LITTLE ROCK (KATV) — UPDATE (2/17)
The representative who filed a bill on Wednesday. seeking to change the definition of what qualifies for "antique car" tags and registration, said he has since pulled the bill. According to the Arkansas State Legislature website, the bill was withdrawn by its author just before 10:30 AM.
In a statement sent to KATV, State Representative Jack Fortner (R-District 99) said:
"My reason for pulling the bill was because the majority of the citizens of Arkansas who contacted me were opposed. I believe any bill, either mine or someone else's, should not pass if the majority of the people express an opinion against it. I was asked to run the bill by a group of car enthusiasts and I personally believed it was a good bill. But regardless of my personal feelings, I must go with the will of the people."
ORIGINAL STORY (2/15)
A bill filed in the state legislature on Wednesday aims to redefine what the state considers an "antique car" - at least when it comes to the purpose of registration.
State Representative Jack Fortner (R-District 99), filed House Bill 1547, seeking to amend the state's current laws concerning antique motor vehicle specialty license plates. Fortner said he's passionate about the bill as a self-proclaimed "car guy".
"I have 14 vintage cars right now," said Rep. Fortner. "I have six of them running and six with vintage tags."
But Fortner said what state law currently says qualifies as a vintage, classic or antique car - doesn't necessarily mesh with his definition of what the antique car should be.
"There are some special interest cars from the 90s, but there are no historic cars from the 90s," said Fortner.
Any car that's 25 years-old or older currently qualifies for antique license plates, requiring a one-time seven dollar registration fee. Provisions in the current law also require antique tag holders to simultaneously own and register another vehicle that should be used as their primary mode of transportation. Fortner believes there are many people who simply register an old vehicle to only have to pay to register the vehicle once, without following the second car provision.
Rep. Fortner's bill seeks to extend the age range of what qualifies as an "antique car" from 25 years to 45 years. Fortner admits his bill would likely generate more revenue for the state in the form of increased vehicle registrations, but he said that's not what his bill targets. Rather Fortner says HB 1547 intends honor the intent of the original bill, which he said was to honor the car collector and hobbyist.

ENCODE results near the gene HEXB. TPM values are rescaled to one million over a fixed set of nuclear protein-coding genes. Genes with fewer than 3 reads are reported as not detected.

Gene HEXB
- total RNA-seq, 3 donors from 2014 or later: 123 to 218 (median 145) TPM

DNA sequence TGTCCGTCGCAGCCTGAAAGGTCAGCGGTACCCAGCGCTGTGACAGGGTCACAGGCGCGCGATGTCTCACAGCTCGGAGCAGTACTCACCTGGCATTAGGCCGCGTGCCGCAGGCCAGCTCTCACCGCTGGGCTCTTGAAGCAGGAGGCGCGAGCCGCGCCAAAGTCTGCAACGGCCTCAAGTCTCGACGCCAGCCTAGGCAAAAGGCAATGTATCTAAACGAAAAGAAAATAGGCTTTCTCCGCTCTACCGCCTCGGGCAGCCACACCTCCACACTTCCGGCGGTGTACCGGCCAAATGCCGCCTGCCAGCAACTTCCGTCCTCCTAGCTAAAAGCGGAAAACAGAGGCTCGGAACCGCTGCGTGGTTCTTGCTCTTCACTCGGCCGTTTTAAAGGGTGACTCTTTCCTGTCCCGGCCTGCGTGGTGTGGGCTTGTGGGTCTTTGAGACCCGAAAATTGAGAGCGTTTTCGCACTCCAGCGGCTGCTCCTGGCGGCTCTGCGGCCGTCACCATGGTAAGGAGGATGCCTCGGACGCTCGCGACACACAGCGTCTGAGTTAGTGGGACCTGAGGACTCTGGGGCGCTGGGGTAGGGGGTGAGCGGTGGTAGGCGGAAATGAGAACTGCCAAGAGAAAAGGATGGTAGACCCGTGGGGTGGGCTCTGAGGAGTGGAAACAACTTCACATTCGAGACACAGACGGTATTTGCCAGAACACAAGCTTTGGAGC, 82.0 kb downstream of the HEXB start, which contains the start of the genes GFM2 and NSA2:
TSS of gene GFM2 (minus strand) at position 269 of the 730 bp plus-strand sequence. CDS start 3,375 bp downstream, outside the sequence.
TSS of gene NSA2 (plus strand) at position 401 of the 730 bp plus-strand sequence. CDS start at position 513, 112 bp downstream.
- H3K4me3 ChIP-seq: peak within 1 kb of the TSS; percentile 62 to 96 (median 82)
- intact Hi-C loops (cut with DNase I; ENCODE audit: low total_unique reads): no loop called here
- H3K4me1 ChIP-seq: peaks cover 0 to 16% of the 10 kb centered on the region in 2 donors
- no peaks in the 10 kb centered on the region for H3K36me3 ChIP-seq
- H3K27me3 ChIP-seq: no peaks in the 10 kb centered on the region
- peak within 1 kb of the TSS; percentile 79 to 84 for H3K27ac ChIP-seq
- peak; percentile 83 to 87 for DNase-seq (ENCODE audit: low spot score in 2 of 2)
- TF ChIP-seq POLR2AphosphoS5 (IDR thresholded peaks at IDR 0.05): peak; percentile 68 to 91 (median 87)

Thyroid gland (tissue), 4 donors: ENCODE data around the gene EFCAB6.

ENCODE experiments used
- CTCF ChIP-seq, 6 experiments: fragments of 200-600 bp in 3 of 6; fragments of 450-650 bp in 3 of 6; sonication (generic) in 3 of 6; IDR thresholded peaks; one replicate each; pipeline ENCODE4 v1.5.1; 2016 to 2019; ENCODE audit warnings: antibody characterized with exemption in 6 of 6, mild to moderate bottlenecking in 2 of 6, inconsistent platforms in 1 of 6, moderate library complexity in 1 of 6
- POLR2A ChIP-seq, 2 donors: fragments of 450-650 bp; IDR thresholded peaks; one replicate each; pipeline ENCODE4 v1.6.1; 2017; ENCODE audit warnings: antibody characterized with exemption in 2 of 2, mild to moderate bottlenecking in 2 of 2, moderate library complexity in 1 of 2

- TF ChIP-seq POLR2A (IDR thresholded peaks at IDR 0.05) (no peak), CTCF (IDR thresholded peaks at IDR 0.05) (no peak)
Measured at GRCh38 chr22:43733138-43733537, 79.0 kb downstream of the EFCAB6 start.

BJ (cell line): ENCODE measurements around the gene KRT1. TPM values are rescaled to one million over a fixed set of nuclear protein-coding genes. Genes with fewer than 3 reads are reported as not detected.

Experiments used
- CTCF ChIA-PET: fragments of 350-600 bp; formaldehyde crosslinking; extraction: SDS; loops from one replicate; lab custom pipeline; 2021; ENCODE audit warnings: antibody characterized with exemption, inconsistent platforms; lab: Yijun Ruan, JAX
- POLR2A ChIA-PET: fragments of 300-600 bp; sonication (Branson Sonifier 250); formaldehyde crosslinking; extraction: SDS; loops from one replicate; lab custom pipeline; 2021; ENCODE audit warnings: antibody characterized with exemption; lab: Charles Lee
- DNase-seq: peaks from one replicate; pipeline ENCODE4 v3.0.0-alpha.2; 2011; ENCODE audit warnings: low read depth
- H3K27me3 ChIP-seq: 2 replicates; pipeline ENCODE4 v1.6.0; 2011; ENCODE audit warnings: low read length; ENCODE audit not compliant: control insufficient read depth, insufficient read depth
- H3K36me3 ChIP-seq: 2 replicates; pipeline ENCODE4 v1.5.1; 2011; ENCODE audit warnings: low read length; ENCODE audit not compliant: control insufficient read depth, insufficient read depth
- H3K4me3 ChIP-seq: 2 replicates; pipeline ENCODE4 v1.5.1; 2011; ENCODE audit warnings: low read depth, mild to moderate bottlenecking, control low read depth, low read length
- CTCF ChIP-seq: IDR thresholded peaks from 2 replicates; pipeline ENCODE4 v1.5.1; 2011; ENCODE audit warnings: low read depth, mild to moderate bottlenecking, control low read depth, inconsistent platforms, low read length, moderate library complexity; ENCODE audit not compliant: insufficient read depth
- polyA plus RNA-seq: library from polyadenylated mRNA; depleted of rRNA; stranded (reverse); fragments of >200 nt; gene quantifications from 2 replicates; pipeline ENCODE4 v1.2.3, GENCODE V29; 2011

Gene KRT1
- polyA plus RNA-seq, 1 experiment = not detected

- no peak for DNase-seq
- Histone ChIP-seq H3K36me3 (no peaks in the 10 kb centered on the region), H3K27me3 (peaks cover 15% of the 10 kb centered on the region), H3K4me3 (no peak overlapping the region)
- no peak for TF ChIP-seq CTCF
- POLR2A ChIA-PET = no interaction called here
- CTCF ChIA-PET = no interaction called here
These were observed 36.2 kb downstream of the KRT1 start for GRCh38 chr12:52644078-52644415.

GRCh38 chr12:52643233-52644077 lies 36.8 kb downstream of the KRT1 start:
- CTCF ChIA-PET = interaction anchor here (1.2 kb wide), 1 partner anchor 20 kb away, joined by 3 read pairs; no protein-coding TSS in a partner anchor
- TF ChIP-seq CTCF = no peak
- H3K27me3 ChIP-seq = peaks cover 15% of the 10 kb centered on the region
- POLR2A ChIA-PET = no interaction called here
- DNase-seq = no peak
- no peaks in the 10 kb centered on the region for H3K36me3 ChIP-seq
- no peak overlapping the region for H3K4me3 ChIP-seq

If the bill were to pass, Sherwood resident Ken Keplinger's 1981 Delorean wouldn't be considered an antique - at least not for another nine years.
"Oh it's a classic," argued Keplinger. "And it's an antique car."
Lucky for Keplinger, he already has antique tags on his 36 year-old car. HB 1547 would grandfather anyone who currently has tags, but would force others who don't with cars younger than 45 years-old, to register them like an everyday vehicle until they reach the newly proposed age limit. Keplinger believes if the bill passes, it will have a significant impact on the future of car collecting.
"The old guys like me, we can afford that," said Keplinger. "But the younger guys coming up you know, if you have to put food on the table and you have to provide for your wife and your children and all that, you normally don't have a whole bunch of money left over."
Fortner said according to the Department of Finance and Administration there are 153,000 antique car tags currently in circulation; if HB 1547 were to pass, 66,000 of those cars that currently are considered antiques wouldn't be considered antique under the new law. Again however, those 66,000 vehicles will be grandfathered into the law.